The Trump administration has applied more pressure on Venezuela’s president, Nicol?s Maduro, announcing sanctions against the country’s state-owned oil giant PDVSA in what the US national security adviser, John Bolton, admitted was partly an attempt to counter strategic threats from Cuba and the Islamic Republic of Iran.

Iran Press/Americas: At a briefing in the White House, the US treasury secretary, Steve Mnuchin, told reporters the sanctions would help punish “those responsible for Venezuela’s tragic decline” and boost Juan Guaidó, the opposition leader who last week declared himself Venezuela's interim president.

“It is a complete tragedy to have a humanitarian crisis in a country that has very rich resources,” Mnuchin said according to the Guardian.

The sanctions – which represent the US’s toughest economic move against President Nicolas Maduro to date – come five days after Guaido's dramatic declaration sparked a political crisis.

The national security adviser, John Bolton, said $7 billion of PDVSA assets would be immediately blocked as a result of the sanctions while the company would also lose an estimated $11 billion in export proceeds over the coming year.

Bolton even claimed the sanctions were an attempt to alleviate “the poverty and the starvation and the humanitarian crisis” currently gripping Venezuela.

President Maduro hit back in a live broadcast to the nation from the Miraflores presidential palace in Caracas.

“This group of extremists that have stormed the White House have no limits,” he said, attacking the “belittlement, disdain and aggression” with which he claimed “Donald Trump’s unfit government” treated Venezuela.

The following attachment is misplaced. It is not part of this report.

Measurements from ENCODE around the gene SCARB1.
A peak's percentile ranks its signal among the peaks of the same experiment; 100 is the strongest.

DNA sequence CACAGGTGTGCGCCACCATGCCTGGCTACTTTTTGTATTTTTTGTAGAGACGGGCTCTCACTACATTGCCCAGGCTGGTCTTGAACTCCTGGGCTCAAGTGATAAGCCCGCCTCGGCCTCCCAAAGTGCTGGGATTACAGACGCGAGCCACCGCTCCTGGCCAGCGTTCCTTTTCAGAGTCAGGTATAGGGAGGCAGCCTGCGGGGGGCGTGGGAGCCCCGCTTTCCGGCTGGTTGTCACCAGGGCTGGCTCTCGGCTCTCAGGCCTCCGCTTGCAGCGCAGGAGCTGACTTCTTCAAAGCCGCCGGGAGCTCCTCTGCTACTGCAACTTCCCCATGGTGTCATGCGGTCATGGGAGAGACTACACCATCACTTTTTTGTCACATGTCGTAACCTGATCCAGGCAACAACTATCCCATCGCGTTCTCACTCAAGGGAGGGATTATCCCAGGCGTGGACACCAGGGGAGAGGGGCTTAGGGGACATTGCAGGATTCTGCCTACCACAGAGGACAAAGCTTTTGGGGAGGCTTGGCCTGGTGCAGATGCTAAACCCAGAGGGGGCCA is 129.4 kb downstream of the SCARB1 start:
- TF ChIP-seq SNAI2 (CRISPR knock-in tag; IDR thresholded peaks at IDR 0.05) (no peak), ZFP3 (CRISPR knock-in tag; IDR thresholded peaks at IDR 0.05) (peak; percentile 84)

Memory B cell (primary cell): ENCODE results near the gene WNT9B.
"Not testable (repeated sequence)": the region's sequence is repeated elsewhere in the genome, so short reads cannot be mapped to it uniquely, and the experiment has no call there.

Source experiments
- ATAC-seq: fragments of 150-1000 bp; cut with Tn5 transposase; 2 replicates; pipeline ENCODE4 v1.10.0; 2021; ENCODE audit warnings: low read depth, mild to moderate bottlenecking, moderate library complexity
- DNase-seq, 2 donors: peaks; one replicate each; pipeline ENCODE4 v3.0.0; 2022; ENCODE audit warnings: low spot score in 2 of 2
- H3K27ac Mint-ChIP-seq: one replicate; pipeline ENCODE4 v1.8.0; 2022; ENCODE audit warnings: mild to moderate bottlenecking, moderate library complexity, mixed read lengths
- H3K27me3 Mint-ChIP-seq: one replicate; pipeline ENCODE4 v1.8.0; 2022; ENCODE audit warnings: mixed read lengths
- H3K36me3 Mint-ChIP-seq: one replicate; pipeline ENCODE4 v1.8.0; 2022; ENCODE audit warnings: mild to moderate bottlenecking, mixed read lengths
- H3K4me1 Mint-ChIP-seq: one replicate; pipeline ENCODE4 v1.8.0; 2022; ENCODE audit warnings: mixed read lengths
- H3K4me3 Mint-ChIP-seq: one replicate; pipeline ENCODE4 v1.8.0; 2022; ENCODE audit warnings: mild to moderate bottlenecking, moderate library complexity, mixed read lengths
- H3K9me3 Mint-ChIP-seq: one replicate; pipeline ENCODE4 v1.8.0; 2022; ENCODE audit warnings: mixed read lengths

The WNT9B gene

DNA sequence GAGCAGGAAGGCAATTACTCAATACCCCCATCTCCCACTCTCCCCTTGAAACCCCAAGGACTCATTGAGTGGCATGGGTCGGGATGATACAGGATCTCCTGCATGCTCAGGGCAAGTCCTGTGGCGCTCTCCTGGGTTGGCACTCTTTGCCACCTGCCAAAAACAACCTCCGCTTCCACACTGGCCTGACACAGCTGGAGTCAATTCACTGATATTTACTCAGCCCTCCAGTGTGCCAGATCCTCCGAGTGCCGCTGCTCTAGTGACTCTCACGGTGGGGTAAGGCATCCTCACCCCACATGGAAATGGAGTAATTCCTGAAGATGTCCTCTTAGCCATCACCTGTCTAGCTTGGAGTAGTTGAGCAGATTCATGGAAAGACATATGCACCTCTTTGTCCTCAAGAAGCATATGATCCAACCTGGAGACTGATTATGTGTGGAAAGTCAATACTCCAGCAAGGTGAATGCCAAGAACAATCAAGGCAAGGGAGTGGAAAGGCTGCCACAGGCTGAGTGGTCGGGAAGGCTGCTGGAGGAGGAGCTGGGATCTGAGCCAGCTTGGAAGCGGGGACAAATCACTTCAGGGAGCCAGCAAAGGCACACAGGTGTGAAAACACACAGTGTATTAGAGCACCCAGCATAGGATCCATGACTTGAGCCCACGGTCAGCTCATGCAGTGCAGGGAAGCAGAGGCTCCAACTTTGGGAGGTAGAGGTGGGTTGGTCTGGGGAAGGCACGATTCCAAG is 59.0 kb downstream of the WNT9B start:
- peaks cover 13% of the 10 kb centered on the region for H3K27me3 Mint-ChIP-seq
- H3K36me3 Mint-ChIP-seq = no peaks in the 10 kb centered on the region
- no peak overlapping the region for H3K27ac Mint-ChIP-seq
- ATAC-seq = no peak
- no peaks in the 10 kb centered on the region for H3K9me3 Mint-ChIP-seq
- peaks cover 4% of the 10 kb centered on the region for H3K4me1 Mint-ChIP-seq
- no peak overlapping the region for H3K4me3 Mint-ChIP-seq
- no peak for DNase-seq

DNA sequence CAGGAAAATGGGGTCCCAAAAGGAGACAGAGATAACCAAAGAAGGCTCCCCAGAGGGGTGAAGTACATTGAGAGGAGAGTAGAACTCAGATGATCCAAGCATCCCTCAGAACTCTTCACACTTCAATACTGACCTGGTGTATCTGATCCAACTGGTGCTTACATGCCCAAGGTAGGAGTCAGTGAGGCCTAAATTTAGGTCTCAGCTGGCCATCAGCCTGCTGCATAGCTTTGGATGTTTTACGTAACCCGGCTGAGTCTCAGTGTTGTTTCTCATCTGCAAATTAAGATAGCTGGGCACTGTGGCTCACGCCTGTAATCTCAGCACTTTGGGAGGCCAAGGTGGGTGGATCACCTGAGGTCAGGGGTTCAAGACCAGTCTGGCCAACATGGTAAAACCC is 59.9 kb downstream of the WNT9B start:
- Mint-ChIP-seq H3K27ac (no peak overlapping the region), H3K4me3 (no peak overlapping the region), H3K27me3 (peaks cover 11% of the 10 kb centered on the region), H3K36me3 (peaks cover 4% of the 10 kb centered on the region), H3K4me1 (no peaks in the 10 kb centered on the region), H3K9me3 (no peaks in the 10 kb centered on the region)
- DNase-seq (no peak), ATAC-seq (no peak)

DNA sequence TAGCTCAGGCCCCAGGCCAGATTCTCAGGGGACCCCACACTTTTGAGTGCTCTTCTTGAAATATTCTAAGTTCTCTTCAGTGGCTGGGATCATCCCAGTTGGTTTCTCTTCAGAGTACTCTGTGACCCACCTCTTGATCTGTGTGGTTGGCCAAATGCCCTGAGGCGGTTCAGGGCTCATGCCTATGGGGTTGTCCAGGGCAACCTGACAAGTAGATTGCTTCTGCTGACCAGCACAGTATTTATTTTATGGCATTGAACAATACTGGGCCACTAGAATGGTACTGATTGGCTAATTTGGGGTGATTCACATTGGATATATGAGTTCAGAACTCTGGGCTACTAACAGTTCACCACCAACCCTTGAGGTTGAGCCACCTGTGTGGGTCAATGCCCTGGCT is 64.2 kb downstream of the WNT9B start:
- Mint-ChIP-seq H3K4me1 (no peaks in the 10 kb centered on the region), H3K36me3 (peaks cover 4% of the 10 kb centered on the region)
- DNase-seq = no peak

Asked if there was any possibility of US troops getting involved in the Venezuelan crisis, Bolton replied: “Look, the president has made it very clear on this matter that all option are on the table.” Any violence against Guaidó, the Venezuelan opposition or US diplomatic staff “would be met by a significant response”.


In his televised broadcast Maduro accused Bolton and Trump of seeking to destroy his “Bolivarian” administration through a coup that risked plunging Venezuela into conflict and bloodshed.

“I hold Donald Trump responsible for any violence that might come to pass in Venezuela. It will be you, señor presidente Donald Trump, responsible for this policy of regime change in Venezuela, and the blood that might flow in Venezuela will be on your hands … You will have your hands covered in blood, if you lead Venezuela into partial or generalised violence.”

Earlier on Monday, Pope Francis said he feared bloodshed in Venezuela.

Speaking on the papal plane as he returned from a five-day visit to Panama, the pope told reporters: “In this moment, I support all the Venezuelan people because they are a people who are suffering."

In the latest sign of coordination between Guaidó and the White House, Guaidó also announced on Monday plans to name a new board for state-owned oil giant, PDVSA. 

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